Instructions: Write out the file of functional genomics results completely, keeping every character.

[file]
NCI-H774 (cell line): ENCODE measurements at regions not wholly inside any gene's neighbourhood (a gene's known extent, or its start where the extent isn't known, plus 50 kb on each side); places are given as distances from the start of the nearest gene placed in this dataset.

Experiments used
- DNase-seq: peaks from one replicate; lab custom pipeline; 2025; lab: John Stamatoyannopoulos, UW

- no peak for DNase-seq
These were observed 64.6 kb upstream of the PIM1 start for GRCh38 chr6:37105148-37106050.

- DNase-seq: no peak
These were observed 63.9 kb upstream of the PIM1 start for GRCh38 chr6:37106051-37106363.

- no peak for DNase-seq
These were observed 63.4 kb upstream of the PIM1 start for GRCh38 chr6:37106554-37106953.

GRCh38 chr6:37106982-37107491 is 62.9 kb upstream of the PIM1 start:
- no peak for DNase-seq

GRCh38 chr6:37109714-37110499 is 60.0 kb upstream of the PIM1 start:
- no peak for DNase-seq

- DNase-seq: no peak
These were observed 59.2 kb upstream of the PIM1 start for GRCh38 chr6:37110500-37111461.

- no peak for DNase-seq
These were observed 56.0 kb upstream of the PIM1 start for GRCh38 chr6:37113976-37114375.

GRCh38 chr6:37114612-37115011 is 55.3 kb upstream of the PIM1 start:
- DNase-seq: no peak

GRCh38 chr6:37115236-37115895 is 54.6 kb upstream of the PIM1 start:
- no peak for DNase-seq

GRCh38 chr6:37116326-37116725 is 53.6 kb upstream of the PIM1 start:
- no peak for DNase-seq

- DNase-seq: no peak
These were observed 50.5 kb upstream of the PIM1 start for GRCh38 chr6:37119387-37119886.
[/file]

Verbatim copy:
NCI-H774 (cell line): ENCODE measurements at regions not wholly inside any gene's neighbourhood (a gene's known extent, or its start where the extent isn't known, plus 50 kb on each side); places are given as distances from the start of the nearest gene placed in this dataset.

Experiments used
- DNase-seq: peaks from one replicate; lab custom pipeline; 2025; lab: John Stamatoyannopoulos, UW

- no peak for DNase-seq
These were observed 64.6 kb upstream of the PIM1 start for GRCh38 chr6:37105148-37106050.

- DNase-seq: no peak
These were observed 63.9 kb upstream of the PIM1 start for GRCh38 chr6:37106051-37106363.

- no peak for DNase-seq
These were observed 63.4 kb upstream of the PIM1 start for GRCh38 chr6:37106554-37106953.

GRCh38 chr6:37106982-37107491 is 62.9 kb upstream of the PIM1 start:
- no peak for DNase-seq

GRCh38 chr6:37109714-37110499 is 60.0 kb upstream of the PIM1 start:
- no peak for DNase-seq

- DNase-seq: no peak
These were observed 59.2 kb upstream of the PIM1 start for GRCh38 chr6:37110500-37111461.

- no peak for DNase-seq
These were observed 56.0 kb upstream of the PIM1 start for GRCh38 chr6:37113976-37114375.

GRCh38 chr6:37114612-37115011 is 55.3 kb upstream of the PIM1 start:
- DNase-seq: no peak

GRCh38 chr6:37115236-37115895 is 54.6 kb upstream of the PIM1 start:
- no peak for DNase-seq

GRCh38 chr6:37116326-37116725 is 53.6 kb upstream of the PIM1 start:
- no peak for DNase-seq

- DNase-seq: no peak
These were observed 50.5 kb upstream of the PIM1 start for GRCh38 chr6:37119387-37119886.